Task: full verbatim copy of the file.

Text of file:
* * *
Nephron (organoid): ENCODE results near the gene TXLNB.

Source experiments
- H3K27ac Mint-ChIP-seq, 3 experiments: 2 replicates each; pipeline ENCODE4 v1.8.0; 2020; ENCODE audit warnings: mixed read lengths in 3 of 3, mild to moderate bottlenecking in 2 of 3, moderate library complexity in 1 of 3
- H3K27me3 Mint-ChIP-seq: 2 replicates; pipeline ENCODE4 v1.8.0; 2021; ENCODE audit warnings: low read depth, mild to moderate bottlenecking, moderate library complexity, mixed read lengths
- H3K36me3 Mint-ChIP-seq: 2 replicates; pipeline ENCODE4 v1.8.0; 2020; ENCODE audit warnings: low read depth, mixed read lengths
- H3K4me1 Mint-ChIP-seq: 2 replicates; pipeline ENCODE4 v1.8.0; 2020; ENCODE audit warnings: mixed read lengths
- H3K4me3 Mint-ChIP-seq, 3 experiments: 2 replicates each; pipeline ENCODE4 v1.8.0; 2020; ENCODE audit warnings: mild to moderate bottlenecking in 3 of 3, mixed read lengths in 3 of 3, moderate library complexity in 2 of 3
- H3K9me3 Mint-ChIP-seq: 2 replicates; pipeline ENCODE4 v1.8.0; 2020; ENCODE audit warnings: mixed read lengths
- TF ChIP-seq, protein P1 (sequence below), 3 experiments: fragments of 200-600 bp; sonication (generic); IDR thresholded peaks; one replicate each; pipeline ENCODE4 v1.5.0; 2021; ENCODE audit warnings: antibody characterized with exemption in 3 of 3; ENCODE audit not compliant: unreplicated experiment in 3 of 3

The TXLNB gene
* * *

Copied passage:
Nephron (organoid): ENCODE results near the gene TXLNB.

Source experiments
- H3K27ac Mint-ChIP-seq, 3 experiments: 2 replicates each; pipeline ENCODE4 v1.8.0; 2020; ENCODE audit warnings: mixed read lengths in 3 of 3, mild to moderate bottlenecking in 2 of 3, moderate library complexity in 1 of 3
- H3K27me3 Mint-ChIP-seq: 2 replicates; pipeline ENCODE4 v1.8.0; 2021; ENCODE audit warnings: low read depth, mild to moderate bottlenecking, moderate library complexity, mixed read lengths
- H3K36me3 Mint-ChIP-seq: 2 replicates; pipeline ENCODE4 v1.8.0; 2020; ENCODE audit warnings: low read depth, mixed read lengths
- H3K4me1 Mint-ChIP-seq: 2 replicates; pipeline ENCODE4 v1.8.0; 2020; ENCODE audit warnings: mixed read lengths
- H3K4me3 Mint-ChIP-seq, 3 experiments: 2 replicates each; pipeline ENCODE4 v1.8.0; 2020; ENCODE audit warnings: mild to moderate bottlenecking in 3 of 3, mixed read lengths in 3 of 3, moderate library complexity in 2 of 3
- H3K9me3 Mint-ChIP-seq: 2 replicates; pipeline ENCODE4 v1.8.0; 2020; ENCODE audit warnings: mixed read lengths
- TF ChIP-seq, protein P1 (sequence below), 3 experiments: fragments of 200-600 bp; sonication (generic); IDR thresholded peaks; one replicate each; pipeline ENCODE4 v1.5.0; 2021; ENCODE audit warnings: antibody characterized with exemption in 3 of 3; ENCODE audit not compliant: unreplicated experiment in 3 of 3

The TXLNB gene